The social capital of global ties in science: The added value of international collaboration

Julia Melkers, Agrita Kiopa

Research output: Contribution to journalArticlepeer-review

64 Citations (Scopus)


The globalization of science is demonstrated in the mobility of scientists across national boundaries, the composition of the U.S. scientific workforce, and increased collaboration across national boundaries. While studies based on bibliometric and other data have been useful in identifying trends, collaborative clusters, and other patterns in international collaboration, they do not reveal the social dynamics behind those collaborations. This paper addresses the human and social capital factors that explain whether or not an academic researcher in science and engineering has an international collaborator. Further, through detailed statistical models, the analysis also addresses the factors that differentiate the specific resources derived from those international ties. Results show that non-U.S. citizens are more likely to have close international collaborators, but that a range of factors explain this relationship. Further, results show that U.S. academic faculty mobilize different collaborative resources from international collaborators, versus their domestic collaborators.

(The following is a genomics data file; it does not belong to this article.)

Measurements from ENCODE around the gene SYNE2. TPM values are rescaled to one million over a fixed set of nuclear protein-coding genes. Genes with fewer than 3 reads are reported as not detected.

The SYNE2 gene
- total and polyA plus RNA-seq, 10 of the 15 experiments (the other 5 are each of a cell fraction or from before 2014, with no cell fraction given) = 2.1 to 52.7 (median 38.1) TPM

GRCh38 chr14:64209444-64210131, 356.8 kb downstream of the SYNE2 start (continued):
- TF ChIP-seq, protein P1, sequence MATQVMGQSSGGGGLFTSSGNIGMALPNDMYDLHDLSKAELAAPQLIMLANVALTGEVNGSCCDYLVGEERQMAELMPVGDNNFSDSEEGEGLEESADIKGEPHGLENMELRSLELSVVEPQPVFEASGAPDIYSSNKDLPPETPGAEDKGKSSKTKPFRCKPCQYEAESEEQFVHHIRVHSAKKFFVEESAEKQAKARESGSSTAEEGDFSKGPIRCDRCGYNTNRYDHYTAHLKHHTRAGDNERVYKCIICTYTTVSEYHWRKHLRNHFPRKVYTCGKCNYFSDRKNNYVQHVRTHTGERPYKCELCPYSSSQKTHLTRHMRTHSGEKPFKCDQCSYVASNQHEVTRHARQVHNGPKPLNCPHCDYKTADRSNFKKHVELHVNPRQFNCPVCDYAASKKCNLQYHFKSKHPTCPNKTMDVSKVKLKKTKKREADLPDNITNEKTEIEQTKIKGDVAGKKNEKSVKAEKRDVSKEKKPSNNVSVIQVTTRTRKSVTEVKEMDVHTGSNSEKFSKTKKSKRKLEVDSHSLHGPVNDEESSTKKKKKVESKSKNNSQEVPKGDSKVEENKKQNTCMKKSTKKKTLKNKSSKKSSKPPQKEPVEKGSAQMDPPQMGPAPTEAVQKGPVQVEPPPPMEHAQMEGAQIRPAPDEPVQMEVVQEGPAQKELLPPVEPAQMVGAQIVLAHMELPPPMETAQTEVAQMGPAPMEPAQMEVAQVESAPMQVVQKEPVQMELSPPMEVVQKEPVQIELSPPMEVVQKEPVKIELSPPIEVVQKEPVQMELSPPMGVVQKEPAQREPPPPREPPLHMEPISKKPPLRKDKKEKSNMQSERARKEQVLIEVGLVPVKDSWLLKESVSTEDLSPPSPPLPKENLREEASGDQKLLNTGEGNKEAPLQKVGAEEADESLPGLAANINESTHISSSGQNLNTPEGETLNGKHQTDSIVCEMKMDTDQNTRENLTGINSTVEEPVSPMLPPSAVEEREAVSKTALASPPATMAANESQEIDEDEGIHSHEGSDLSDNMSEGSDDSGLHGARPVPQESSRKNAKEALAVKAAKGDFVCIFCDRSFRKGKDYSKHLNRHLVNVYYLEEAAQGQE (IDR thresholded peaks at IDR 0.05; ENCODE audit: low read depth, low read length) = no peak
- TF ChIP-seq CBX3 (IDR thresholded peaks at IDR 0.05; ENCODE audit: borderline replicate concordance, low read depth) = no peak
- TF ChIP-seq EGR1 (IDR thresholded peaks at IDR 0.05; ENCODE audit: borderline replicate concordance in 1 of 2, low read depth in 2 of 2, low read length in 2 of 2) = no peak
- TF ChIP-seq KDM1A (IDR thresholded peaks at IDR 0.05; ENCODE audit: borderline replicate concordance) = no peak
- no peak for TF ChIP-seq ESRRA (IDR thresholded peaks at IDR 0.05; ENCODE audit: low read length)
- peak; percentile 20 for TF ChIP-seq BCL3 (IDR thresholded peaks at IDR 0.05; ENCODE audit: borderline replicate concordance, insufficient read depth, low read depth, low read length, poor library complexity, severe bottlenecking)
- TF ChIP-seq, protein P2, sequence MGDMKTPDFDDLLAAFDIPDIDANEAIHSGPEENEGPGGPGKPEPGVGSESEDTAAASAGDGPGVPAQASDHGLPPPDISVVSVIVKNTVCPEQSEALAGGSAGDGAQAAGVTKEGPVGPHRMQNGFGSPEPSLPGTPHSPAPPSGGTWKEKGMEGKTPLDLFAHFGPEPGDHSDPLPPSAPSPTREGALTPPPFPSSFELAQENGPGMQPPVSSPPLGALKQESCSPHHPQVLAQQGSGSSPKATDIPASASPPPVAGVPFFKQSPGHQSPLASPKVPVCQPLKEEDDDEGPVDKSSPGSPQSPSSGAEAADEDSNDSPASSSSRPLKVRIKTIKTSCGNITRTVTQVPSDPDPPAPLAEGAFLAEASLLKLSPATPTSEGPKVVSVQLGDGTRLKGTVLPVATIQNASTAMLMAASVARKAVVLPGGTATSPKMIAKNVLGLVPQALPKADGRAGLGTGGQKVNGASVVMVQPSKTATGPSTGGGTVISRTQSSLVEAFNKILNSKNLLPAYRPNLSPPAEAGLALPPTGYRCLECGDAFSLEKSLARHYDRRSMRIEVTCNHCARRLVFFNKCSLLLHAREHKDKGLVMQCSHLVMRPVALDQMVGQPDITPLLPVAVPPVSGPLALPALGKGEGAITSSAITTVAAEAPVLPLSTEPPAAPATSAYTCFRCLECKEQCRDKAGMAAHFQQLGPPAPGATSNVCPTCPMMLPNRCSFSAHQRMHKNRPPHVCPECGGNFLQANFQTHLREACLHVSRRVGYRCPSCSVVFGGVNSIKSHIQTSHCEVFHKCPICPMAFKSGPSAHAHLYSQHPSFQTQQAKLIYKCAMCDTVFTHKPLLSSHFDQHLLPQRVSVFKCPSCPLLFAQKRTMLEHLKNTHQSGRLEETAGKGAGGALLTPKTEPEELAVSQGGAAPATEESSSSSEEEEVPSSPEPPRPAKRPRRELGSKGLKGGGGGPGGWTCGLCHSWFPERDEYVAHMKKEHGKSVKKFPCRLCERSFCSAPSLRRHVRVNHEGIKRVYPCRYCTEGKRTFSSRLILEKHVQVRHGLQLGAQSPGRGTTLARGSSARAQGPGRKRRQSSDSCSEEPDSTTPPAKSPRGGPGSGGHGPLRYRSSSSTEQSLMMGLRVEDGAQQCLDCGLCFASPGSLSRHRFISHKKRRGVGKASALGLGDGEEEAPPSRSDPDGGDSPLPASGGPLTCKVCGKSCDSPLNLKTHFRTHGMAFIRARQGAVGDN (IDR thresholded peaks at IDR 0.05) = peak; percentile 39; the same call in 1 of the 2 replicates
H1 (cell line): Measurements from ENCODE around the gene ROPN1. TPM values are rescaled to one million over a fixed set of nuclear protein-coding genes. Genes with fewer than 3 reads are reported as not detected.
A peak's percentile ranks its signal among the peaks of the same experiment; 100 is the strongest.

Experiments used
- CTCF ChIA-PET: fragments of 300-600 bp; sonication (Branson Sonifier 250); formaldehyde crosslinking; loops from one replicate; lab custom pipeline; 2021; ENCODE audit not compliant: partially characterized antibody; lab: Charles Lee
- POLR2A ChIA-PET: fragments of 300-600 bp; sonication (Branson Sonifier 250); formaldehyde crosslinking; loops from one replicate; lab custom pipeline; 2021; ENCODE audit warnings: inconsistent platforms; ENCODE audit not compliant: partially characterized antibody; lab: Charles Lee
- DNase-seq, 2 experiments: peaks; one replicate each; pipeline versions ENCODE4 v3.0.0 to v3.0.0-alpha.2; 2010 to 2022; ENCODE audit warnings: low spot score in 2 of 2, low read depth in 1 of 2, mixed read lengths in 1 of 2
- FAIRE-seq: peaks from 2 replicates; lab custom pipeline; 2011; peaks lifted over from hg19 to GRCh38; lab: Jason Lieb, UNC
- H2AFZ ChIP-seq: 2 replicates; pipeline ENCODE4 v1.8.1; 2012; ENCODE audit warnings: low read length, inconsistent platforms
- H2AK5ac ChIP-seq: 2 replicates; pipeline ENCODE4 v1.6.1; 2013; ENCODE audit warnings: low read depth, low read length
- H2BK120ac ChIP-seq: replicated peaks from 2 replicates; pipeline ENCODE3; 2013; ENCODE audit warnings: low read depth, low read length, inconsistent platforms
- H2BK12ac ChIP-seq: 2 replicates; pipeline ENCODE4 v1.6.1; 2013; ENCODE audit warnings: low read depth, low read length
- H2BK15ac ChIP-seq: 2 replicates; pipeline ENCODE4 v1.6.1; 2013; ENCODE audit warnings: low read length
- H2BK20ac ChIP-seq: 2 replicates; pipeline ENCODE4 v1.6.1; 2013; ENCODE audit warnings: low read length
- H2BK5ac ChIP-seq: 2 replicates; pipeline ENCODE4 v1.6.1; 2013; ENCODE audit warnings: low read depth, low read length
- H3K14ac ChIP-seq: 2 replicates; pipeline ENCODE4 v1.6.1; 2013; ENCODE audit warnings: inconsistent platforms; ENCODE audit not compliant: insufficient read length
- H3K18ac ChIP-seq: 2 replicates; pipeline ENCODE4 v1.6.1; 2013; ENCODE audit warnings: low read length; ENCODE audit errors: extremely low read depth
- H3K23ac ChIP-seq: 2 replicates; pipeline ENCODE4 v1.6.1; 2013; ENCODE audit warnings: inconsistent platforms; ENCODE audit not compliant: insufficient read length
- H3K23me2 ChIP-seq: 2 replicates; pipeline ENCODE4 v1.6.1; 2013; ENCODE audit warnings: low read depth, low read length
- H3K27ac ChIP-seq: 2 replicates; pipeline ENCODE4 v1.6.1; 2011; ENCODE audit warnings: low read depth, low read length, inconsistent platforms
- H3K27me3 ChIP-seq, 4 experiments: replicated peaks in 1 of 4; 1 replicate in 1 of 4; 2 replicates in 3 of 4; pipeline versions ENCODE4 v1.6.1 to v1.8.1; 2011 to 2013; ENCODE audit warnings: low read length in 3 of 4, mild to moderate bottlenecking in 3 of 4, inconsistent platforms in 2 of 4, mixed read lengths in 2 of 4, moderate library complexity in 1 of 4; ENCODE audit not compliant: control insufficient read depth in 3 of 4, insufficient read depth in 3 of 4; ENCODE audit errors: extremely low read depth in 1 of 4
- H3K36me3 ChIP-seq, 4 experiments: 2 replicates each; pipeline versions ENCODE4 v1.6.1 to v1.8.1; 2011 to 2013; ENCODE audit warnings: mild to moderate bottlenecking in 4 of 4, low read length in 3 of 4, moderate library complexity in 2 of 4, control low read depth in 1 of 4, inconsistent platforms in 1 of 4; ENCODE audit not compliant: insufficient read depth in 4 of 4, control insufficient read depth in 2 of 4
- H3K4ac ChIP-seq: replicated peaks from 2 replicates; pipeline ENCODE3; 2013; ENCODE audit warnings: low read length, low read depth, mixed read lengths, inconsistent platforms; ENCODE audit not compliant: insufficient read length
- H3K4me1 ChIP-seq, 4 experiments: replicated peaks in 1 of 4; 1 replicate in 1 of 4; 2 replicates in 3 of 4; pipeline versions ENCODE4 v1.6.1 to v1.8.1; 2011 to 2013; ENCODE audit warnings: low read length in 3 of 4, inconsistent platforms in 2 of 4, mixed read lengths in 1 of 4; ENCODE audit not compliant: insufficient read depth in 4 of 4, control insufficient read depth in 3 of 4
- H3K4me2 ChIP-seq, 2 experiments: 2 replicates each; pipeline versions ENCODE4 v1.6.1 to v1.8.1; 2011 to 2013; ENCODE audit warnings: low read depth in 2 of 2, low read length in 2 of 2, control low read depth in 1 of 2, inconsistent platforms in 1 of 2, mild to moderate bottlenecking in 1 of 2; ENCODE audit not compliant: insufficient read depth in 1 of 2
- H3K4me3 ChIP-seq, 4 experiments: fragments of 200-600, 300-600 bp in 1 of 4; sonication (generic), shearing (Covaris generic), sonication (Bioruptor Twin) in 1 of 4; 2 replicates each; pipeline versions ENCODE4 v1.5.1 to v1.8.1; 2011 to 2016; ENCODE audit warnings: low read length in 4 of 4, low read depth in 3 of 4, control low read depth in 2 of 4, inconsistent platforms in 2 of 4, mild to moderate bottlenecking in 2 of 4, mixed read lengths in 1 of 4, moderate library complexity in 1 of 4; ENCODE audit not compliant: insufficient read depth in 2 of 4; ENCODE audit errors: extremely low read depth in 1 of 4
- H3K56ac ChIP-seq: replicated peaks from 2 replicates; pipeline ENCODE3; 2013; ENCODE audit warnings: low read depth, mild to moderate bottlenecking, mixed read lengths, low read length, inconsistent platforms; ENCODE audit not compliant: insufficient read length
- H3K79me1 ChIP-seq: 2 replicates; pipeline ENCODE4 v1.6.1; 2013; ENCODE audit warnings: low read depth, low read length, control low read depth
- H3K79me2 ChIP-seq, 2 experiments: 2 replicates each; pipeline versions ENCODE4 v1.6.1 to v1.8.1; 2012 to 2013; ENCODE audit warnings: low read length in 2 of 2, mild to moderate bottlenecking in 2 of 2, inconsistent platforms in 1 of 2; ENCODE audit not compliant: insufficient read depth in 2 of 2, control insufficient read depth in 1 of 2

Original languageEnglish
Pages (from-to)389-414
Number of pages26
JournalReview of Policy Research
Issue number4
Publication statusPublished - Jul 2010
Externally publishedYes


  • Globalization
  • Mobility
  • Science
  • Scientific collaboration
  • Social capital
  • Social networks

Field of Science*

  • 5.9 Other social sciences

Publication Type*

  • 1.1. Scientific article indexed in Web of Science and/or Scopus database


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